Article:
Is the Municipal Bond Tax
Exemption Protected by the U.S. Constitution?
By Edward McManimon
NJLM Associate Counsel
McManimon & Scotland
There has been much commentary on whether Congress, in an effort to reduce the high deficit it has accumulated, can statutorily remove the exemption on interest paid on municipal bonds to derive additional revenue for the Federal Government. Much of the commentary focuses on the increased costs to states and local governments for borrowing to fund capital and infrastructure needs if in fact that change occurs. The Federal Government’s “gain” would come from an equal cost to state and local governments for funding its capital needs—certainly just a shift of costs from one government to another paid by the taxpayers. Essentially, this debate even at this early stage has become a political one with little discussion about the constitutional foundation for such tax exemption.
The simplest answer to the question raised above is no, the tax exemption is not protected constitutionally at least at the moment. This is despite the early constitutional principle of intergovernmental tax immunity derived from dual federal/state sovereignty established in the Tenth Amendment to the U.S. Constitution and confirmed in the early McCullouch v. Maryland, United States Supreme Court Case (17 U.S. 316 (1819)) and then again, among various cases addressing that and similar points in Pollock v. Farmer’s Loan & Trust Co. in 1895 (157 U.S. 429, 155 & 673).
The reason for this answer is because of the more recent 1988 U.S. Supreme Court decision in South Carolina v. Baker (486 U.S. 1062, 108 S. Ct 2832) which addressed a seemingly narrow legal issue involving Federal legislation requiring, among other things, municipal bonds to be issued in registered form rather than in bearer form and imposing federal income tax on such interest if not so issued.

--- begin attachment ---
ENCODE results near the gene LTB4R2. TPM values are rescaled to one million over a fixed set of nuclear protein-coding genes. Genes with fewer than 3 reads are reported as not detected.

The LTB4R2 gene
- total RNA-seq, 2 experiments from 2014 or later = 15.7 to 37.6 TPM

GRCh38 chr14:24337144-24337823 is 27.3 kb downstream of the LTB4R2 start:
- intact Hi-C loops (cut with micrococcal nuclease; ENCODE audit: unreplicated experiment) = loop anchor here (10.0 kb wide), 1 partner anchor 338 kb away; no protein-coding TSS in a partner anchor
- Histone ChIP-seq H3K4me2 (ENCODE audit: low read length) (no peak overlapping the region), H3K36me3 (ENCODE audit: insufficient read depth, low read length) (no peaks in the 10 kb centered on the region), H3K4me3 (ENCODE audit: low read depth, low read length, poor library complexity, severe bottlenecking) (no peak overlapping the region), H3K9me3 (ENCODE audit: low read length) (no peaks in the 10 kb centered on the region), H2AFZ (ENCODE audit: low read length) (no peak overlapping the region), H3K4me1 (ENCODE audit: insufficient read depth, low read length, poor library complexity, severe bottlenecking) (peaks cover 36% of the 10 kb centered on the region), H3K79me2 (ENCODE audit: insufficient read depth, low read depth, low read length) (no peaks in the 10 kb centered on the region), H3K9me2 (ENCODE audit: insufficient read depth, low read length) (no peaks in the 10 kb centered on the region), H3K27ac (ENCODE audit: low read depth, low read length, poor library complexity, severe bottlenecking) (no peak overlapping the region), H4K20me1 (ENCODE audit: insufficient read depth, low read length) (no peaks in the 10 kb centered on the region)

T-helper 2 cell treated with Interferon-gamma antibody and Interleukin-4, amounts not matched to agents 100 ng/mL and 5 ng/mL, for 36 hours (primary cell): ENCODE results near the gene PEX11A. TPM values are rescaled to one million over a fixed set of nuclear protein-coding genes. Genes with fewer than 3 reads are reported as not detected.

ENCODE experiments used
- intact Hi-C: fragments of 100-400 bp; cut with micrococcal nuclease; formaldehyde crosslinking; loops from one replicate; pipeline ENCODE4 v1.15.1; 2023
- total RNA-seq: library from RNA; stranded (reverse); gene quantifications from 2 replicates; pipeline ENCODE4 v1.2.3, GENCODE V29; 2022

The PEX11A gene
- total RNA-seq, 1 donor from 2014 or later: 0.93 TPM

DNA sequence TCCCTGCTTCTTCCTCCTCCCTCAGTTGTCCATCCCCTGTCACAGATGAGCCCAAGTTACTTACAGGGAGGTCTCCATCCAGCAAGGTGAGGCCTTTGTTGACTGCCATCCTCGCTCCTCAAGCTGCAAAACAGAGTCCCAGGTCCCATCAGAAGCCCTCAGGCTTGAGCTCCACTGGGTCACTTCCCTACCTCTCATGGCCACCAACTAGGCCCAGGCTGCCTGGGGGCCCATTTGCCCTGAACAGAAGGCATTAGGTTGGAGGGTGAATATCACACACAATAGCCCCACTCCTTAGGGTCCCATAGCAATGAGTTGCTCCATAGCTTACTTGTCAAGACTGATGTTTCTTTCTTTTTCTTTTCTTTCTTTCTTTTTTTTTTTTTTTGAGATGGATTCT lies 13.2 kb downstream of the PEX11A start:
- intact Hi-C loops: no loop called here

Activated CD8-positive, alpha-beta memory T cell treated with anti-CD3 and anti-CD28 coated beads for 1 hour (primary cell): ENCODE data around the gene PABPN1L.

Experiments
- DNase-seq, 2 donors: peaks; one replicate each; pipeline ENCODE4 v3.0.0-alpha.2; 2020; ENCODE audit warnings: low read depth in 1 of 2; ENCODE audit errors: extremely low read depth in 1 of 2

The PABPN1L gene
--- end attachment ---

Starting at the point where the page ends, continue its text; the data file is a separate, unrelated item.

That decision, though by a divided court, stated clearly that there was “no constitutional reason for treating persons who receive interest on governmental bonds differently than persons who receive income from other types of contracts…” It did not actually seek to generally tax the interest on state and local government bonds. It simply required that such bonds could no longer be issued in “bearer” form. The analysis, however, went further into the question of the federal government’s power to impose taxes in this area.
Despite that decision, the debate on this subject should not be deemed over, particularly if something as draconian as an actual effort to take away with federal legislation the actual tax exemption on state and local government debt issued for typical governmental purposes. Aside from the significant political debate that will ensue over states’ rights and the equally significant financial and economic impact it would have on states and local governments whose costs would increase to provide the federal government with its “savings,” the South Carolina case itself overturned years of U.S. Supreme Court precedent on intergovernmental tax immunity and the meaning of the 10th Amendment and there were three significant dissenting opinions (O’Conner, Powell and Rehnquist).
The U.S. Supreme Court is made up of individuals who make these decisions and circumstances sometimes change opinions and precedents as, in fact, the South Carolina decision did. Such legislation if enacted by Congress would face a stiff judicial challenge by the states and would likely wind up at the Supreme Court again. In the South Carolina dissents, it is noted that “the Court today overrules a precedent that it has honored for nearly 100 years and expresses a willingness to cancel the constitutional immunity that traditionally has shielded the interest paid on state and local bonds from federal taxation” and “Federal taxation of state activities is inherently a threat to state sovereignty” and even citing again the words of Chief Justice Marshall in McCullouch v. Maryland that “the power to tax is the power to destroy.”
In the end, it is important to remember that the federal government was created by the states not the other way around. The U.S. Constitution in the Tenth Amendment made clear that the power of the federal government is derived from the enumerated powers contained therein and that all other powers were retained by the states. While the principle has been eroded over time as the federal government became more powerful, it remains a fundamental foundation of our federal/state government. It will certainly be revisited on a constitutional as well as a statutory basis if any effort is made by the federal government to do something as drastic as tax the interest on state and local government bonds.
Editorial from New Jersey
Municipalities, Volume 89, Number 9, December 2012